BETHLEHEM — Jason Gallo, the town’s Parks and Recreation administrator, recommends the Town Board should vote at its Feb. 26 meeting to rebuild the dive pool after the bids came in last week.
Two contractors submitted bids, which were presented at the Wednesday, Feb. 12 meeting. The dive pool’s construction would cost $822,000 if the town moves forward with the Buffalo-based P&S or $719,000 with the New Jersey-based Mid Atlantic. Also, the slide pool would cost $1.1 million with the former or $757,000 with the latter. Gallo said these numbers should not be subject to change as they were included in the official bid packages.
When asked why he recommends the dive pool option, Gallo said that besides the lower projected costs, “The dive pool has been an instrumental part of the town’s pool complex for more than four decades. There’s a clear affinity among the community for it.”
However, he said that regardless of which pool type the Town Board will choose, summer construction does not seem likely; instead, it would ideally start this fall and be finished by spring 2021.
The original dive pool was erected in 1973 but was closed in summer 2019 after its deteriorated structural integrity was discovered to be beyond repair. This launched a townwide discussion on whether to replace it with another dive pool or a new two-slide pool. Also last year, many residents expressed they wanted the original dive pool repaired or replaced when they spoke to the Town Board and took part in two public online surveys.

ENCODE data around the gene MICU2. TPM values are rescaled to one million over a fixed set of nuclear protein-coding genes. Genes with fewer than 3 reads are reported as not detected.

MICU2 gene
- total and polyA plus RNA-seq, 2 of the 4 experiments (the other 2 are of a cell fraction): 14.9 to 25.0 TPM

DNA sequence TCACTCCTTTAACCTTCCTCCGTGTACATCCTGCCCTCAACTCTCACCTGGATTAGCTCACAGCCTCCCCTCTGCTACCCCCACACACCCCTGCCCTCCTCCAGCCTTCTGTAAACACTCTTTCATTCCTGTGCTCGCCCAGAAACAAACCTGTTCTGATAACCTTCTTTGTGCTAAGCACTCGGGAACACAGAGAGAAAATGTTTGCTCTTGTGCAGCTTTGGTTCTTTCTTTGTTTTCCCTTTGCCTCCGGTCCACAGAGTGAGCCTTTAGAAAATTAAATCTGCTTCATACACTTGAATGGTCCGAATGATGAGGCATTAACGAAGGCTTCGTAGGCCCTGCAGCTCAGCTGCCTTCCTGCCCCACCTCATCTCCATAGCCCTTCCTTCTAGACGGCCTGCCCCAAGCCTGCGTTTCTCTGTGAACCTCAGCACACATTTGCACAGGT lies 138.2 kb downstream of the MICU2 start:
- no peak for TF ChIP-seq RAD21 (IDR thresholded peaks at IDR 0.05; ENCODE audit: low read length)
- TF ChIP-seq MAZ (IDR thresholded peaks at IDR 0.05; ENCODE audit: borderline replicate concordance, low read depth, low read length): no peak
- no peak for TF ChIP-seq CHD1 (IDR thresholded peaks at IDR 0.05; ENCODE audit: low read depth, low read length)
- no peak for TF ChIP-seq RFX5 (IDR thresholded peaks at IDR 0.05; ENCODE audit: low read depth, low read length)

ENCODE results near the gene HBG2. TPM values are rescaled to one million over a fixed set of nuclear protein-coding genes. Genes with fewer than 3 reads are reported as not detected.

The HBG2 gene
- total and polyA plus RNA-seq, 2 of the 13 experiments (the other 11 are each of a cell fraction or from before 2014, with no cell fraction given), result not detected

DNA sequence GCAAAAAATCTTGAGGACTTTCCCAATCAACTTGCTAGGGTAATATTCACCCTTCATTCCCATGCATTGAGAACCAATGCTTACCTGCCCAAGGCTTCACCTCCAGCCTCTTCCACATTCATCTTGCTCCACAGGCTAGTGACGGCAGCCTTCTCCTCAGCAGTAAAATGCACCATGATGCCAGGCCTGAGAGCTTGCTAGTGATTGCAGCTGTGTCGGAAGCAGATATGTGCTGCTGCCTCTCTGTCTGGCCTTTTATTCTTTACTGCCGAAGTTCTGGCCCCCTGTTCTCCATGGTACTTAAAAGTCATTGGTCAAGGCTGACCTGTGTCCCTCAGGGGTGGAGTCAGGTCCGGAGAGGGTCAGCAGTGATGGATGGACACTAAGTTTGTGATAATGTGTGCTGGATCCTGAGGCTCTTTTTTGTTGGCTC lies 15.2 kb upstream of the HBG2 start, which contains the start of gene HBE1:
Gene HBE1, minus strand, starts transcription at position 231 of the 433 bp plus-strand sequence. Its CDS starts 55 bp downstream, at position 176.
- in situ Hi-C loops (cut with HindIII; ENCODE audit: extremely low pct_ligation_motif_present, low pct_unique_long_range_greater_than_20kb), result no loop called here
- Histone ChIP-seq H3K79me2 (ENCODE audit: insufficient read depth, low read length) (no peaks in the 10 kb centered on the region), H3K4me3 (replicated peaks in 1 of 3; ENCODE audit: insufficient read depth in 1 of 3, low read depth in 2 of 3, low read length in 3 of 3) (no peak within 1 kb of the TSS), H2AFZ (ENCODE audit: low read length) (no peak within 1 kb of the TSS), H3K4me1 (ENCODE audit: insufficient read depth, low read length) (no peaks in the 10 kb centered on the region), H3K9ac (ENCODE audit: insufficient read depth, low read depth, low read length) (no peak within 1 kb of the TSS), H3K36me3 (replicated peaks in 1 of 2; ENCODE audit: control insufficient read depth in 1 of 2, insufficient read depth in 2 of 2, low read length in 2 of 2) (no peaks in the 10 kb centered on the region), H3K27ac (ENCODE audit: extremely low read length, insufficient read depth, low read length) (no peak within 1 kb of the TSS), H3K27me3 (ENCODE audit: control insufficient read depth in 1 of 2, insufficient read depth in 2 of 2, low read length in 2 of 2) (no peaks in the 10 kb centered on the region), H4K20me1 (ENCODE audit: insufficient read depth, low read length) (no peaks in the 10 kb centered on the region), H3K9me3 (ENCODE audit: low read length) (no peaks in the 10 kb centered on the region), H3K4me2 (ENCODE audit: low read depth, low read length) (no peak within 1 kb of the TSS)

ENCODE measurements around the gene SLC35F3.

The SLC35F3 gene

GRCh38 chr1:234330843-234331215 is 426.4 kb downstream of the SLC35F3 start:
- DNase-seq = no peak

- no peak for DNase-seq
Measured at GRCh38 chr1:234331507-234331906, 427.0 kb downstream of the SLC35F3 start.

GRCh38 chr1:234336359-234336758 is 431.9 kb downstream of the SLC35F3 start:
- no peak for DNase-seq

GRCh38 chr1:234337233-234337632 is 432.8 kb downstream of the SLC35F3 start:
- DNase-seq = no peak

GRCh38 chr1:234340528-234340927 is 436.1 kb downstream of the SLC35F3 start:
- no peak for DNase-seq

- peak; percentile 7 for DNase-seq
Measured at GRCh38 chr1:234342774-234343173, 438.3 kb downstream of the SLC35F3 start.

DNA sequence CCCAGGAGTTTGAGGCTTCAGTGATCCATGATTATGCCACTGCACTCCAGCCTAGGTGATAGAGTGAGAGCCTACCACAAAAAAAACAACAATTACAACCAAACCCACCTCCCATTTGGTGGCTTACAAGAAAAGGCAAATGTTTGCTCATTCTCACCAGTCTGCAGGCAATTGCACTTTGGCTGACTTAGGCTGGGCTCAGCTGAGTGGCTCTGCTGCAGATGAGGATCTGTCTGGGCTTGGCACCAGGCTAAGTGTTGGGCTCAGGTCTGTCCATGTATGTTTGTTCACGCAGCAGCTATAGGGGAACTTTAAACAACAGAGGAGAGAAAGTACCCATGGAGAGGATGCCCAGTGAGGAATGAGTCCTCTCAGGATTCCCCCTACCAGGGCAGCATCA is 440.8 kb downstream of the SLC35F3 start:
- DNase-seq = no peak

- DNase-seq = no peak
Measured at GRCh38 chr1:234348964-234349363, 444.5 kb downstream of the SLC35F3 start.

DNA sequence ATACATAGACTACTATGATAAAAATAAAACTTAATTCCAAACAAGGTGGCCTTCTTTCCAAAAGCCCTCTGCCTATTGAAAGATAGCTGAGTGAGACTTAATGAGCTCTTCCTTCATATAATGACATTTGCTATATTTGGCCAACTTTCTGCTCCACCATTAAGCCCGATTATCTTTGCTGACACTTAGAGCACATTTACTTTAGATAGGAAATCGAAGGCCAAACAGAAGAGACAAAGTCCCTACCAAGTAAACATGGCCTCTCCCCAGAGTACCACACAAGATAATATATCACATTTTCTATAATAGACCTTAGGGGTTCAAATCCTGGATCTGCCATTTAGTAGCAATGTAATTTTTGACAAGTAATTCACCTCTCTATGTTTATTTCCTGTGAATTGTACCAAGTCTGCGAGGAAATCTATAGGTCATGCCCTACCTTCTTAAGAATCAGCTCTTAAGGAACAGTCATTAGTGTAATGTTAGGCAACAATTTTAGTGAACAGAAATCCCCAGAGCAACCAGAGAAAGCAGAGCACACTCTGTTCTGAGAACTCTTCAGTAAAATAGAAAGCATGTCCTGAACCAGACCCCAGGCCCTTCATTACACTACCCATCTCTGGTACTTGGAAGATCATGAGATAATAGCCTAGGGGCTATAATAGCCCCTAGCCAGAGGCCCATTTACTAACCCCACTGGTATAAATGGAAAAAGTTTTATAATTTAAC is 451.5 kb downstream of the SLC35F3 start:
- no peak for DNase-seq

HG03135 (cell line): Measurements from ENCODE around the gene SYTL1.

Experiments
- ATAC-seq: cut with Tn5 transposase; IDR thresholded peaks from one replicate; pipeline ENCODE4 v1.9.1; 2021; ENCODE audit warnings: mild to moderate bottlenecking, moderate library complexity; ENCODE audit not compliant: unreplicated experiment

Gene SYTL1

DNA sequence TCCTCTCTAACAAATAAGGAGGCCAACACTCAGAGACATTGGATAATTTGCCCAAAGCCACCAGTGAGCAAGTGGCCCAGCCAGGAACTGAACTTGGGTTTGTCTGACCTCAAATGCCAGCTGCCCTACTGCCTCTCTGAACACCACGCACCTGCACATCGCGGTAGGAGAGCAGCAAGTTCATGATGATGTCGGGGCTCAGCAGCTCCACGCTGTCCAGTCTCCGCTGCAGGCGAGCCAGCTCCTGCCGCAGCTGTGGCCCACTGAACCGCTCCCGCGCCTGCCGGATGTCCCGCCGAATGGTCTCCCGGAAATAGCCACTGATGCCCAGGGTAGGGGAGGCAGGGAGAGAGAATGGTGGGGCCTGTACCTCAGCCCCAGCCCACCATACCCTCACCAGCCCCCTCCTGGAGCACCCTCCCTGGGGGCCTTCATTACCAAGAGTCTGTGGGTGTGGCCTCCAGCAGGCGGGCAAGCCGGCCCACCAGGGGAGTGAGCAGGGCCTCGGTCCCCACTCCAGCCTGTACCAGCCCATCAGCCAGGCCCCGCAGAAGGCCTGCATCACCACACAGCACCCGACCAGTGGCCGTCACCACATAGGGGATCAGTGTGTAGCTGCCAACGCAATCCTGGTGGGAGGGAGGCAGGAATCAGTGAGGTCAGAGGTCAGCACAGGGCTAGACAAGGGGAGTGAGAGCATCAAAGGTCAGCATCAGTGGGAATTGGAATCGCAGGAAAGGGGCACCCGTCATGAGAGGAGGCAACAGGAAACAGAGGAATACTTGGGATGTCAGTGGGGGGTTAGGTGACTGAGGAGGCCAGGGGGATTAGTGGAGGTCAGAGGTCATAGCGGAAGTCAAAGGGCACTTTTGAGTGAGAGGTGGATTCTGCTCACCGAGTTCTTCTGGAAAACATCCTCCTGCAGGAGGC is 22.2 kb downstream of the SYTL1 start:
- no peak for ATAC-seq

A special interactive public forum happened on Feb. 12 where Town Supervisor David VanLuven said, “I want this forum to be an environment where everyone is not only welcomed to speak but feels safe speaking.”
The resident speakers were mostly middle and high students and some parents, who generally supported the dive pool option.
Luke Johnson, a Bethlehem Central High School senior, said the town should continue looking out for its youth and the town pool complex represents one example of that. He recalled growing up with the dive pool and said, “I was not just plunging into a pool of some 10 or 13 feet of water, I was going from boyhood to manhood in one single motion — a jump. Our children need to experience what I did. … They need to face their fears and understand what the world has coming for them. The diving pool is the most important symbol of my childhood and should be preserved at all costs.”
John Reagan, a Slingerlands resident, said he made memories at the dive pool growing up and wants to continue making more with his children ahead. He said his family originally moved to Delmar when he was in third grade and often spent time with family and friends at the dive pool. He said he and his sister took diving lessons there too and were on the Bethlehem Swimming and Diving Team. Since becoming a father, he said he has enjoyed watching his son grow up with the dive pool and join the school’s swimming and diving team.
“So, my third life at the diving pool hasn’t come yet because now my kids are too cool to go diving with me,” Reagan said. “So, I hope for the next generation, I’ll be there with my grandchildren so please, I urge you to restore the diving pool.”
When asked how he felt about the speakers, Gallo said, “I think it’s tremendous. It’s the best part of local government and being able to see all those people come up and speak, especially the young advocates. It’s not easy to do public speaking. … I’m happy that we’re not choosing something versus nothing; instead, we are choosing between two pool options. There’s really nothing for us to be upset about.”